A study examined whether reduction in the price of alcohol results in an increase in deaths due to alcohol. The study was initiated following a significant reduction in taxes in Finland in 2004 (30% for spirits, 3% for wine).
The abolition of import quotas by the EU in 2004 also made it possible to import from other member countries and this led to an increase of approximately 10% in alcohol consumption in Finland. This paper is particularly interesting as it not only reports the effects of reducing costs of alcohol on alcohol-related mortality, but it also reports the effects of such changes on cardiovascular and all-cause mortality.
The authors assessed the impact of a reduction in alcohol prices by analysing the monthly aggregations of deaths for the period 1996-2006.
Key results of paper: The key results of the analyses were that for subjects over the age of 50 years, the decrease in the cost of alcohol was associated with an increase in rates of alcohol-related mortality. For men aged 40-49 years and men and women aged 50-69 years, these increases in risk estimated 1.6 to 2.9 additional monthly deaths per 100,000 person-years. On the other hand, the trend was very different for cardiovascular and all-cause mortality rates. For men and women aged 40-49 years and those >69 years, there were clear decreases in mortality from cardiovascular disease, with estimated 19 fewer monthly deaths per 100,000 person-years for men and 25 for women. For ischemic heart disease deaths among subjects >69 years of age, many fewer deaths were estimated. These effects were not different when the investigators included numbers of coronary operations as a control series in the models.
For all-cause mortality, the estimates implied 42 and 69 fewer monthly deaths in the oldest group. The lower all-cause mortality rates relate not only to decreases in CVD deaths but to fewer deaths from pulmonary disease, dementia, and diabetes; there were no changes in cancer death rates. The authors state: "the negative, i.e., beneficial, point estimates found in the current study suggest that cheaper alcohol may . . . have fostered moderate consumption and its beneficial effects in at least some part of the population." They quote recent surveys showing that "alcohol consumption in the 2000s has increased among persons aged >65 years and those aged 50-69 years, whose drinking is reported to be primarily low to moderate'.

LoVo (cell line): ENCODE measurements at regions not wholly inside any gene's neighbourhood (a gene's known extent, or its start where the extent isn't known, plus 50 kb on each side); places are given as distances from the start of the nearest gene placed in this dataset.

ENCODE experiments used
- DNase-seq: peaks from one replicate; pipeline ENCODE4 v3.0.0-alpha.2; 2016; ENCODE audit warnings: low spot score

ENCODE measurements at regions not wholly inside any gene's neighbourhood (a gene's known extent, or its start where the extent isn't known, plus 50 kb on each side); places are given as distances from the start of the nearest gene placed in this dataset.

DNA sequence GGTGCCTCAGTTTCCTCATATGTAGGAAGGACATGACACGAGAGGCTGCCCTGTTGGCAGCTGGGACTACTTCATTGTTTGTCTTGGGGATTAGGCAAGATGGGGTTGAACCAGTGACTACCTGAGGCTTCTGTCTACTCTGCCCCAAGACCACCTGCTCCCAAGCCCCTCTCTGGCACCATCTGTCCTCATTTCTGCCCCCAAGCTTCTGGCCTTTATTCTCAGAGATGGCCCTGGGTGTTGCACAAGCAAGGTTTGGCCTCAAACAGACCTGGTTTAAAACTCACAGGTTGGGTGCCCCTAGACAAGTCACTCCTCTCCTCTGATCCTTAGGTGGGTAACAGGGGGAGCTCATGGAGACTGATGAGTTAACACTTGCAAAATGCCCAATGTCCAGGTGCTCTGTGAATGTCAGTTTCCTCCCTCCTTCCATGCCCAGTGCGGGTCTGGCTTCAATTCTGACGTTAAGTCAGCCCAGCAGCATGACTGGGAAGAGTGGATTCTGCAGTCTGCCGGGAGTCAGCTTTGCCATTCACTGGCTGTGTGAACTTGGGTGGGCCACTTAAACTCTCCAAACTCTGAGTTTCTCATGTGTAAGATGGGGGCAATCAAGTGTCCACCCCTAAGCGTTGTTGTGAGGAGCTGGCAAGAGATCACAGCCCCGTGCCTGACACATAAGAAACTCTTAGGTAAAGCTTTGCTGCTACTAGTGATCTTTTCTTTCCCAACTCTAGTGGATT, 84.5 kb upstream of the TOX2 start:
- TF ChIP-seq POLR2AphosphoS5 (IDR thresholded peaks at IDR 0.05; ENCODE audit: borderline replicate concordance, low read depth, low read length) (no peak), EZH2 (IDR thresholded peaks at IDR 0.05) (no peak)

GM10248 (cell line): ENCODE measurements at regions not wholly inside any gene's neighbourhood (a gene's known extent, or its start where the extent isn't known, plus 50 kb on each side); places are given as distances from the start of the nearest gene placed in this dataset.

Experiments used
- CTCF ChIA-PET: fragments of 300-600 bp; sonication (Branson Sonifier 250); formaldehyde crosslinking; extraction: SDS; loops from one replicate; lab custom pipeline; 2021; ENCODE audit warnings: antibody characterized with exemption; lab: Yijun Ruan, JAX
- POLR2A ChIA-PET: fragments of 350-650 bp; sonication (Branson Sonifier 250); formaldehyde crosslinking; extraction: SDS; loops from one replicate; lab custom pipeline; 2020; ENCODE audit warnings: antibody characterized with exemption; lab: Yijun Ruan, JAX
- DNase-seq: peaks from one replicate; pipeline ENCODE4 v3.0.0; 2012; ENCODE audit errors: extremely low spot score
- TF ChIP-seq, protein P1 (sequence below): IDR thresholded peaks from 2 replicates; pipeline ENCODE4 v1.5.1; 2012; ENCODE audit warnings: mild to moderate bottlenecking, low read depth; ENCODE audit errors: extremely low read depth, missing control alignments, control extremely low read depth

Conclusion These results obtained from the time series analyses suggest that the reduction in alcohol prices led to an increase in alcohol-related mortality, except in persons <40 years of age. However, it appears that beneficial effects in older age, when CVD deaths are prevalent, counter-balance these adverse effects, at least to some extent.
International Scientific Forum on Alcohol Research members agreed that both potentially harmful and beneficial effects resulting from changes in alcohol intake should be considered when estimating population effects. They were unsure whether all of the reported effects in the elderly should be attributed to changes in alcohol intake, as decreases in CVD and all-cause mortality rates were occurring prior to the change in alcohol intake.
Note: In the same journal issue is a paper by Gustafsson and Ramstedt on changes in alcohol-related harm in Sweden after similar changes in costs; it concluded that "the findings were not consistent with respect to whether alcohol-related harm increased in southern Sweden" after importation from Denmark increased. Also in the same issue is a Commentary by Mark Petticrew that points out the known problems in interpreting data from observational studies (such as the present two). He concludes: that despite problems setting policy based on observational studies, ". . . evaluations of natural experiments have an essential role to play, not just in understanding impacts but also assessing impacts within different contexts, settings, and populations subgroups."